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|Exergames for women with fibromyalgia: a randomised controlled trial to evaluate the effects on mobility skills, balance and fear of falling|
|Collado-Mateo DD-M, F J, Adsuar JC, Merellano-Navarro E, Gusi N|
|PeerJ 2017 Apr 20;5:e3211|
|7/10 [Eligibility criteria: Yes; Random allocation: Yes; Concealed allocation: Yes; Baseline comparability: Yes; Blind subjects: No; Blind therapists: No; Blind assessors: Yes; Adequate follow-up: Yes; Intention-to-treat analysis: No; Between-group comparisons: Yes; Point estimates and variability: Yes. Note: Eligibility criteria item does not contribute to total score] *This score has been confirmed*|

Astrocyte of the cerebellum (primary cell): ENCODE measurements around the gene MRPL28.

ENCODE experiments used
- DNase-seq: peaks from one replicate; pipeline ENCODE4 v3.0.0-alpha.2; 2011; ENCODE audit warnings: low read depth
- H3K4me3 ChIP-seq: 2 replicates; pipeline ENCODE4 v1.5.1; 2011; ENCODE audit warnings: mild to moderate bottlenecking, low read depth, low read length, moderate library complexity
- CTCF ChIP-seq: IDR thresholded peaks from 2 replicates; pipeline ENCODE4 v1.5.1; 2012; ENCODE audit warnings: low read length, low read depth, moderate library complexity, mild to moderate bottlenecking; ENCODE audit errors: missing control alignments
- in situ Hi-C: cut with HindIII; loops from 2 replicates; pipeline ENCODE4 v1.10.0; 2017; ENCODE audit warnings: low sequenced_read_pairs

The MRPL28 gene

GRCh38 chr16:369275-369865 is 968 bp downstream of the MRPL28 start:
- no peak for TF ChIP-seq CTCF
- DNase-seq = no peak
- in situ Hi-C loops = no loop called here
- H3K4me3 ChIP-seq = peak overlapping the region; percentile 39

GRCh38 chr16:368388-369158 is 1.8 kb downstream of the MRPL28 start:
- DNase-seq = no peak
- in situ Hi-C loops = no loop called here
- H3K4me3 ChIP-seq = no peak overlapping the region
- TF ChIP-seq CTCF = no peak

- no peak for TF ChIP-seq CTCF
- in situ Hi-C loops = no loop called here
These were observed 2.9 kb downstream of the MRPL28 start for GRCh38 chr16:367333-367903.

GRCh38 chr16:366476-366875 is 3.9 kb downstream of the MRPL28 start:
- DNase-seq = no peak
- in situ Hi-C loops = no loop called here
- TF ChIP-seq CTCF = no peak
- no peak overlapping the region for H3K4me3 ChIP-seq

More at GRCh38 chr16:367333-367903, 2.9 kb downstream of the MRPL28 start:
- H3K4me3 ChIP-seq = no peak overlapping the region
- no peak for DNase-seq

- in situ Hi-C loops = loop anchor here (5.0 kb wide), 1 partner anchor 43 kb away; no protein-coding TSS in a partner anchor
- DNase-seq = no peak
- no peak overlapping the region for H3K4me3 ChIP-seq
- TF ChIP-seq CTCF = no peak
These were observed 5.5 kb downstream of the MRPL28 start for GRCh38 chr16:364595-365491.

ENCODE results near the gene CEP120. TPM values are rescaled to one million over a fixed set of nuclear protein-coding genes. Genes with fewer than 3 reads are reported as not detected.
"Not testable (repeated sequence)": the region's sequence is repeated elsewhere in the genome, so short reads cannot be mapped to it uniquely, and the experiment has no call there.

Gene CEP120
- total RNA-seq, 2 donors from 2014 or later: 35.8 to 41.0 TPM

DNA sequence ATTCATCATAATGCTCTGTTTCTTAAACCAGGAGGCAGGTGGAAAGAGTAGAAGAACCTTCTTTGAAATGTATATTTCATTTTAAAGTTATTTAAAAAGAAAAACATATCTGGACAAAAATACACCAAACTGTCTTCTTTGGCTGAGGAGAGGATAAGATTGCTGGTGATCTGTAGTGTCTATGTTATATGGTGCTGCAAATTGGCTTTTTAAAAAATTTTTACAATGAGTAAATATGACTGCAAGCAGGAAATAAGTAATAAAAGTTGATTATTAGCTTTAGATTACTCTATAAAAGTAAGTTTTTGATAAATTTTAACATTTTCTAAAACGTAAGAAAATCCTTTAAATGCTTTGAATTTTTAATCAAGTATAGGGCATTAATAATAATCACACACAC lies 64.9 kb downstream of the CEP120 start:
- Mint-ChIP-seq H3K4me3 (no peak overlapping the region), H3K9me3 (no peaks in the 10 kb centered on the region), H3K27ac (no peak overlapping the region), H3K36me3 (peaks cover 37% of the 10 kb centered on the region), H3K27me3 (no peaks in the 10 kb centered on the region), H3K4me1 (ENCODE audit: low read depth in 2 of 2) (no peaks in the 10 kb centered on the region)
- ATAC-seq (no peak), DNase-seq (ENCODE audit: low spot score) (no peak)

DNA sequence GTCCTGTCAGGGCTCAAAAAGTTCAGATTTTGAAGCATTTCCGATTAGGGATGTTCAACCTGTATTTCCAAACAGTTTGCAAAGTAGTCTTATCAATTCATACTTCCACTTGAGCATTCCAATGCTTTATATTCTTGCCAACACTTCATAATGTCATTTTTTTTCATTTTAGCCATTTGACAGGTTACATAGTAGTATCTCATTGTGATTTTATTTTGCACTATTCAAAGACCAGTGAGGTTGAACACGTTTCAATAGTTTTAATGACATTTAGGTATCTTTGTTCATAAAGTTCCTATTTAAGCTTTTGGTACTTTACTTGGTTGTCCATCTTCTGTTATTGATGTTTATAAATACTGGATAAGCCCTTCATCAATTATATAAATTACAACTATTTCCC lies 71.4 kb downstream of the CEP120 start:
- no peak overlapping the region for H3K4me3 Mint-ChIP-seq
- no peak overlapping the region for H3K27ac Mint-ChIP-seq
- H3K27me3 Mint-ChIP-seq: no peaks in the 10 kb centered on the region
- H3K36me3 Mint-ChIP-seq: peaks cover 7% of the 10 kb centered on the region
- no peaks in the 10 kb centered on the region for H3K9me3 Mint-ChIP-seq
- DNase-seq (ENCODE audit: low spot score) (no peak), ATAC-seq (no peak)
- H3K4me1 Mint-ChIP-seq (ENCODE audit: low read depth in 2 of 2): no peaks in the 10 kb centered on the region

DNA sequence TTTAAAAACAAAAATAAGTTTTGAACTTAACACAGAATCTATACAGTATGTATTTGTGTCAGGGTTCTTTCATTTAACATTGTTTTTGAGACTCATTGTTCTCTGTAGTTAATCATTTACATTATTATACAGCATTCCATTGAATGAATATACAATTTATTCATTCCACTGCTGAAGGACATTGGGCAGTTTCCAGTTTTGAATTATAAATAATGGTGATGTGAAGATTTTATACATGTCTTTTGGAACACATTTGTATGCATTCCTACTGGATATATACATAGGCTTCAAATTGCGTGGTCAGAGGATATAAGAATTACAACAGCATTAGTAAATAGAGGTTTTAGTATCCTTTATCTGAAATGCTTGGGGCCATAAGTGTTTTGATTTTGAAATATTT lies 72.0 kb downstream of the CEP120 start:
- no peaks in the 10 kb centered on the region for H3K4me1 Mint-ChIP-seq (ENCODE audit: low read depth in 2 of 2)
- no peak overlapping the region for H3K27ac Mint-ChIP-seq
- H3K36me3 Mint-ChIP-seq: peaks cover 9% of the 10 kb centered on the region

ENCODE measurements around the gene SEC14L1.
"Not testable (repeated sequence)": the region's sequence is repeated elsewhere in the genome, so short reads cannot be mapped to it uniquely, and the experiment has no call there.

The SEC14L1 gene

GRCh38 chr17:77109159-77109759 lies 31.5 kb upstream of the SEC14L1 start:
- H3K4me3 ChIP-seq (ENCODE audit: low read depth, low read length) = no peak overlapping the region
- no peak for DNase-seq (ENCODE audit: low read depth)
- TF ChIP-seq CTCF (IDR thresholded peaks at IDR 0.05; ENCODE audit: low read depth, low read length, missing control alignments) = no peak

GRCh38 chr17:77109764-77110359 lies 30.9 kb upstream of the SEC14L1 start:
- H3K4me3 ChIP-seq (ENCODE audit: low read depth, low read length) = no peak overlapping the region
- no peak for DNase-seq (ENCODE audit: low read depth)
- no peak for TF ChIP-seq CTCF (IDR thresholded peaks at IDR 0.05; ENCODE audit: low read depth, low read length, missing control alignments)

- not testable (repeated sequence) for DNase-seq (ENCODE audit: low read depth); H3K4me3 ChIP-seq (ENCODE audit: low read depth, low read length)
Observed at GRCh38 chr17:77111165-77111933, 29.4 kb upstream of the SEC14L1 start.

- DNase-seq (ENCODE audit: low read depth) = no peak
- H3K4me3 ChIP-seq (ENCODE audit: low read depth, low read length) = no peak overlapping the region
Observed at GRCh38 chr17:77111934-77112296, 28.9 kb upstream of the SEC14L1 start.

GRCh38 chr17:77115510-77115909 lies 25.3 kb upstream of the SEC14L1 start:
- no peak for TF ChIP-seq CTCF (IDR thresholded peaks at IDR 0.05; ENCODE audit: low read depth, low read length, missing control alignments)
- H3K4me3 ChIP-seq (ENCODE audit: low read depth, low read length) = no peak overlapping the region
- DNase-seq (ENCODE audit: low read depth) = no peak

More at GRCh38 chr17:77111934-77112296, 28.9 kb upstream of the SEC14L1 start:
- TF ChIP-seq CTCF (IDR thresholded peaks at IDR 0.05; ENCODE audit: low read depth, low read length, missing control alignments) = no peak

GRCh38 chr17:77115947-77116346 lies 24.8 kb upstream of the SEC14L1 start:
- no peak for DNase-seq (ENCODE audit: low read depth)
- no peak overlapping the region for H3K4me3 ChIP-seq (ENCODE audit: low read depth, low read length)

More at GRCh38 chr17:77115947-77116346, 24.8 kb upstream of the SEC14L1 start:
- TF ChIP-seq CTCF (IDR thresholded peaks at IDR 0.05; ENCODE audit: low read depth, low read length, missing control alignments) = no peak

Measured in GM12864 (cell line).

BACKGROUND: Exergames are a new form of rehabilitation that combine the characteristics of physical exercise and the benefits of non-immersive virtual reality (VR). Effects of this novel therapy in women fibromyalgia are still unknown. The objective was to evaluate the effects of exergame-based intervention on mobility skills, balance and fear of falling in women with fibromyalgia. METHODS: This study was a randomized controlled trial with concealed allocation. Seventy-six women with fibromyalgia were divided into two groups: the exercise group received an eight week intervention based on exergames, while the control group continued their usual activities. Mobility skills were evaluated using the timed up and go test, while balance was assessed using the functional reach test, and the CTSIB protocol. Fear of falling was evaluated on a scale of 0 to 100 (0, no fear; 100, extreme fear). Measurements were performed before and after the intervention. A repeated-measures linear mixed model was used to compare the effects of the intervention between the two groups. RESULTS: The exercise group was significantly quicker than the control group in the timed up and go test (MD -0.71; 95% CI -1.09 to 0.32; p < 0.001). There were also significant improvements in functional reach and a reduced fear of falling (MD 4.34; 95% CI 1.39 to 7.30; p = 0.005 and MD -9.85; 95% CI -0.19 to -0.08; p = 0.048, respectively). DISCUSSION: The improved TUG observed herein was better than the smallest real difference. Based on the results on mobility skills, balance and fear of falling, exergames may be an effective tool as a therapy for women with fibromyalgia.